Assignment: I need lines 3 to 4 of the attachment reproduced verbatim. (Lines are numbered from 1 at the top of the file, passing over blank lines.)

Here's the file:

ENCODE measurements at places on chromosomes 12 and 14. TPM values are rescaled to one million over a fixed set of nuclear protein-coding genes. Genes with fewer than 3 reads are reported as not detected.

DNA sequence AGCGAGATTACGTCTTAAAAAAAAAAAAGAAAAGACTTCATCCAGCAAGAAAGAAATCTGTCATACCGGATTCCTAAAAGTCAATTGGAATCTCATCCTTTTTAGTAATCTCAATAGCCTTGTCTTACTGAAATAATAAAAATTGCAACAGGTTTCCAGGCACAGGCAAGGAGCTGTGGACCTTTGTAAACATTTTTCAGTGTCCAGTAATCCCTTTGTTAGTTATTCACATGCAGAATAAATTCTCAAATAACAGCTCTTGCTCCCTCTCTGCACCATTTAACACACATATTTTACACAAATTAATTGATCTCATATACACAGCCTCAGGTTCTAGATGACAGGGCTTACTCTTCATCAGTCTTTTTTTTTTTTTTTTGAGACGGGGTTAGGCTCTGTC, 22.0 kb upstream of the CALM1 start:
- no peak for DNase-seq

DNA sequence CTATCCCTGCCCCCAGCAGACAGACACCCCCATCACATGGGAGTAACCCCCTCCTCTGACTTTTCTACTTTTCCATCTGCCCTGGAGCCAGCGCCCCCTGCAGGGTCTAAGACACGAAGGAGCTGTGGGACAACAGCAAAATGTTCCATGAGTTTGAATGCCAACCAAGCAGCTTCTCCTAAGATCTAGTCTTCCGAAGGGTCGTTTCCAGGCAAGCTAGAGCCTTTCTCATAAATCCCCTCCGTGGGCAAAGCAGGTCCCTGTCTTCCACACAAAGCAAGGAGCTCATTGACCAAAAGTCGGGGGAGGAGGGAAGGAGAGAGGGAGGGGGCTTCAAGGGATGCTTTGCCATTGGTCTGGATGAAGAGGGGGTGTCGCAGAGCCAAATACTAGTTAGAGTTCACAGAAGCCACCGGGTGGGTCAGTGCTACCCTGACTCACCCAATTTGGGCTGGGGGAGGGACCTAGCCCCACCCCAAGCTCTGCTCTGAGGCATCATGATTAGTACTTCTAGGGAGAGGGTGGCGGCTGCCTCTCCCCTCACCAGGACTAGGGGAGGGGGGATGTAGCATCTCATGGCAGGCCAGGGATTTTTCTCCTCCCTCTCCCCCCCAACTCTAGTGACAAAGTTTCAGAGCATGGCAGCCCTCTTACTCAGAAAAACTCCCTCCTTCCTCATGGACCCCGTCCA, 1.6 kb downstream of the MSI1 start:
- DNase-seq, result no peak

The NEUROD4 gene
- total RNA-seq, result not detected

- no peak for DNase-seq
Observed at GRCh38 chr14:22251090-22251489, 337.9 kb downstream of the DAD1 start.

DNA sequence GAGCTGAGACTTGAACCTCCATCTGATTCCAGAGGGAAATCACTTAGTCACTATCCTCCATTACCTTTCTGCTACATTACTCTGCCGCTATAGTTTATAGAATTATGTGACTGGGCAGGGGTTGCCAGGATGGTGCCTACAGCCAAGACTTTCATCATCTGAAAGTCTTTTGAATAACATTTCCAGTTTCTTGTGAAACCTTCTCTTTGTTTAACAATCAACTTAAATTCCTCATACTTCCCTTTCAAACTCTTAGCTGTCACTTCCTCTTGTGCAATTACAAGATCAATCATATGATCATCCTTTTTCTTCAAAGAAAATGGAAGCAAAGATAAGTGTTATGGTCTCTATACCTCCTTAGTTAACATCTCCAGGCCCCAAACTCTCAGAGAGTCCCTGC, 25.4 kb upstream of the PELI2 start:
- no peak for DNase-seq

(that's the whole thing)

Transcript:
- no peak for DNase-seq

DNA sequence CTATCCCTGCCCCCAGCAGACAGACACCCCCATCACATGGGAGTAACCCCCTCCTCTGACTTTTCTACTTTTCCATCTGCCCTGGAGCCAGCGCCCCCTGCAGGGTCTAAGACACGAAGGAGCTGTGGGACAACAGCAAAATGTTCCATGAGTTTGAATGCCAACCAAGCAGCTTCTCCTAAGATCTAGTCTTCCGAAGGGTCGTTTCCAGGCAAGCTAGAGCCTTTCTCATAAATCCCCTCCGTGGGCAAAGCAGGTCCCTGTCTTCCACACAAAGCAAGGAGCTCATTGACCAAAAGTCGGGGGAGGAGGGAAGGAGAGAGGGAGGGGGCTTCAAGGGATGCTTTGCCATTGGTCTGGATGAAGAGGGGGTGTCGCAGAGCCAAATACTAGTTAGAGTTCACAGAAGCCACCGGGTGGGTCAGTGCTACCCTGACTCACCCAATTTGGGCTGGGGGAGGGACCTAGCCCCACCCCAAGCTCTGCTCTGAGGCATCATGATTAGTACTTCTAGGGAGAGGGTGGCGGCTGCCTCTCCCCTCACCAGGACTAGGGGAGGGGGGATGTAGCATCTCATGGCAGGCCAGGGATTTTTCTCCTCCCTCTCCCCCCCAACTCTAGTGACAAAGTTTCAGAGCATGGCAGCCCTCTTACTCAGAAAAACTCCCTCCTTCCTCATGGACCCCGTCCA, 1.6 kb downstream of the MSI1 start: